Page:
= So I’m still in the wilderness listening to Eira and the D.Phe. trade jabs. Can I suggest, rather boldly, that you change the title of this work? "The Hunt for Dark Phoenix" is close in sounding like "The Hunt for Red October", like, the submarine movie with Sean Connery. I’ve got this serious, life-or-death, pearl-of-great-price preconception brought on from that movie. Then I read “what?” from Eira for the umpteenth time in this ‘hunt’ for the Dark Phoenix who is actually a sophisticated and long-winded principal character in the story rather than the ‘unobtainable object’, and I think, why not call it "The Laughter of Dark Phoenix". Still has that mystical ring to it. Like you said, there is some action coming, but maybe it could have come sooner, especially since you had some good master-apprentice lessons earlier that I assume you want to keep. There were so many though it dulled my energy level. That’s easily fixed by lacing dramatic moments throughout.

J.H. said...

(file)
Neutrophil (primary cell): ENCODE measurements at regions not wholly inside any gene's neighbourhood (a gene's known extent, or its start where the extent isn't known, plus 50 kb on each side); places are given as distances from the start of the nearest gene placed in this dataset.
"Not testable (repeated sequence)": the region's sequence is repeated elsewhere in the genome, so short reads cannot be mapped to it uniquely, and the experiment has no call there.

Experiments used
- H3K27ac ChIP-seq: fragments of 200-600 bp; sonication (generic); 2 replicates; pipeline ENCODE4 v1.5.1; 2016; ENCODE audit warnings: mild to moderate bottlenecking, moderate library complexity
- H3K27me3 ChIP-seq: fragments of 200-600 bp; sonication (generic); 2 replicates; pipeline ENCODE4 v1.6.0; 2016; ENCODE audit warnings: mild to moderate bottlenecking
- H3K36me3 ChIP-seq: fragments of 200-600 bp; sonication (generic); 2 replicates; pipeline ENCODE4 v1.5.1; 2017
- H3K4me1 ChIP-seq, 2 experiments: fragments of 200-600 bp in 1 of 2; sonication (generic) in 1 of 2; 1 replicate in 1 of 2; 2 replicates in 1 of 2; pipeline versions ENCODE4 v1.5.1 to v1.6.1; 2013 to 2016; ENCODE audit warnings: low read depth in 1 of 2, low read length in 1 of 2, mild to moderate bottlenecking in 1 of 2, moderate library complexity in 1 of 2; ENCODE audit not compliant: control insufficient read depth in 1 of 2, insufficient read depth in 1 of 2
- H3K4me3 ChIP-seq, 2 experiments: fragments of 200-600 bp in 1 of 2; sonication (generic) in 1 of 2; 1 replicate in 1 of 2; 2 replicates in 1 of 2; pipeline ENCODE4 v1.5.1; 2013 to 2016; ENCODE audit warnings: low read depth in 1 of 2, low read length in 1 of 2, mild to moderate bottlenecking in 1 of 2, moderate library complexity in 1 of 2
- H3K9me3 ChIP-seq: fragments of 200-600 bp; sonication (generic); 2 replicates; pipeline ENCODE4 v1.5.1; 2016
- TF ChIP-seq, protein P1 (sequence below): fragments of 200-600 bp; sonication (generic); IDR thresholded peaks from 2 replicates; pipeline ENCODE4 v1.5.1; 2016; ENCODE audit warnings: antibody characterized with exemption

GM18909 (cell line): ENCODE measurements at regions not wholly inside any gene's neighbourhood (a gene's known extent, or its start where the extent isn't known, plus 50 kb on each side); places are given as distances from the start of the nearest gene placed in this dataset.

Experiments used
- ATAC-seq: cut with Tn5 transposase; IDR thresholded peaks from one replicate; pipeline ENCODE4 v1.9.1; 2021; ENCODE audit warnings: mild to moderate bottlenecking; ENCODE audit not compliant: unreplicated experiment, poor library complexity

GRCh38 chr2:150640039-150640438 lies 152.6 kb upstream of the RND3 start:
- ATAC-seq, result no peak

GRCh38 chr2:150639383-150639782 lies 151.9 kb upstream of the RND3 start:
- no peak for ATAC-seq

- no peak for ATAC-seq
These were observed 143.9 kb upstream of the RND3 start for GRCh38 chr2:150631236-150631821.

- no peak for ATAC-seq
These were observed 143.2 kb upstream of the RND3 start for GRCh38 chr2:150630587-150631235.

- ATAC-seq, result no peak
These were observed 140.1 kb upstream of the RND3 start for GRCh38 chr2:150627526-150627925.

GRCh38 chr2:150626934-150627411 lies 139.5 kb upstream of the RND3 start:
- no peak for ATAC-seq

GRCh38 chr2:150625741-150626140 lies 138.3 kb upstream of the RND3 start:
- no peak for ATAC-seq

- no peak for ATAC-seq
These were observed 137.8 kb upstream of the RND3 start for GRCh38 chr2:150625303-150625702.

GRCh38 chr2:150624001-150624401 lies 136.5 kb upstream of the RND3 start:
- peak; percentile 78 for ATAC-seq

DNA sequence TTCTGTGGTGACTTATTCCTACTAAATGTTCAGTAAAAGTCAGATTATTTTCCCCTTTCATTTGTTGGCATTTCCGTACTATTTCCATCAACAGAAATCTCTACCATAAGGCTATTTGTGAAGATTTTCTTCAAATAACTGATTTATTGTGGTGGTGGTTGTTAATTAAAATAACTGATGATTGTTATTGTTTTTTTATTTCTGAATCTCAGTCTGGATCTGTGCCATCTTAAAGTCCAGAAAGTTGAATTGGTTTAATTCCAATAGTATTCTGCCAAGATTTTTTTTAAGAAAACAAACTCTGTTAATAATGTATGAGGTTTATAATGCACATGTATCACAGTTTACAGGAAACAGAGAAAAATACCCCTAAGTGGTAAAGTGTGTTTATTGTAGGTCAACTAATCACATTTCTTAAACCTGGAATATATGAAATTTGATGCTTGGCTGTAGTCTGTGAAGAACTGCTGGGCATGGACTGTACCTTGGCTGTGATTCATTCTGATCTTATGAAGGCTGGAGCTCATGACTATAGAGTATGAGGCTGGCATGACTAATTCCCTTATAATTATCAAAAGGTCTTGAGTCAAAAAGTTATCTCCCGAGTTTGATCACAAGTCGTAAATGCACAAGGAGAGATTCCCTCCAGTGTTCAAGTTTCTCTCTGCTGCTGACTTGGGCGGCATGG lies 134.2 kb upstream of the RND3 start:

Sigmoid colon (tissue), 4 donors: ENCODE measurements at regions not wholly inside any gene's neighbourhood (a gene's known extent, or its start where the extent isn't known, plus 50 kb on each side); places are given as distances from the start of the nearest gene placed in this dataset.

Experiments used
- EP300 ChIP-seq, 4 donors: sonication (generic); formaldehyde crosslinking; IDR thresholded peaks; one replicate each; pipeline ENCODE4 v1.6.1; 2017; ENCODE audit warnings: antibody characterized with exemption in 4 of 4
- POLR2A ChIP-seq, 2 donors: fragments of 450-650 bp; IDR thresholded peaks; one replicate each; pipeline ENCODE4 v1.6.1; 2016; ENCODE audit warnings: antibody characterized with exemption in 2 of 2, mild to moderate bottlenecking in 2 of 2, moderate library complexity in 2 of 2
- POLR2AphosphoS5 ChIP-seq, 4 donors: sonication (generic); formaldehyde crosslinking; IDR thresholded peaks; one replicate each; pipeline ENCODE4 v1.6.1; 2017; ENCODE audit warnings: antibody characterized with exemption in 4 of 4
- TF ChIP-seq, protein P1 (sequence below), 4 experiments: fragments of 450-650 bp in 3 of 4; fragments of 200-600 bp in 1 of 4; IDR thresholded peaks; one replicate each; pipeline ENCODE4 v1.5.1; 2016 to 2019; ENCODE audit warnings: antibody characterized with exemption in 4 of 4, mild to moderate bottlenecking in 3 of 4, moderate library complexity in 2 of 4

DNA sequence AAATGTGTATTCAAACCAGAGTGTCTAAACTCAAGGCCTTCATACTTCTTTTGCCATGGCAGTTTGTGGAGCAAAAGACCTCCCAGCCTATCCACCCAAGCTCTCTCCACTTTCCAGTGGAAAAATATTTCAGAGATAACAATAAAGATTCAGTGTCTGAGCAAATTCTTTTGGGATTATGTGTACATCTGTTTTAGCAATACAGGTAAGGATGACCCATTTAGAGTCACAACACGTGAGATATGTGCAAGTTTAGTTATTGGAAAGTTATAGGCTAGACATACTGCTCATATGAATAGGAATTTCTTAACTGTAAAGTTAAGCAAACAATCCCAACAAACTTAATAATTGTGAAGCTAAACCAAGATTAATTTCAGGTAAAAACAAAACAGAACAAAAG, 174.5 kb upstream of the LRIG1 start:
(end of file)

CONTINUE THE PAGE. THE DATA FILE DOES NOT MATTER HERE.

+ The description of the D.Phe.’s expression as “darkening” is befitting this story [par. 5]. It’s not a new term, but it feels rare and foreign. I liked your use of it here.

- Then, however, you used it two other times in this installment and it lost its impact. It’s a great feeling to find the perfect description to associate with your characters, but when used too much its meaning becomes vague and the word itself becomes soggy. Review paragraphs 33 and 60 and compare.

+ “She mentally resisted the urge to poke him once more. She had a feeling if she did, he might snap her finger off” [par.53]. Great build of tension here. Instead of narrating “Eira could see the Dark Phoenix was growing angrier by the second”, you involve the reader in her actions, or lack thereof, and communicate the same thing, letting the reader figure it out.

- In contrast, paragraph 44: “Her earlier frustration was resurfacing and it quickly overrode the awkward feeling from their most recent conversation. “Wait a minute!”” Their ‘most recent conversation’ was that about the super drying towel. It wasn’t awkward though, so I knew you must have been referring to the “stage talk” conversation. That wasn’t all too clear at first. My main problem is that I’m not feeling Eira’s frustration at her missing/stolen knife. Here, I’d suggest revealing one or two of her thoughts, since her mood changes “quickly.” I said it once; this story lends itself more towards 1st person. Some day, when you’ve got more time, spend it writing from Eira’s mind so "Giggles with Dark Phoenix" will be personal.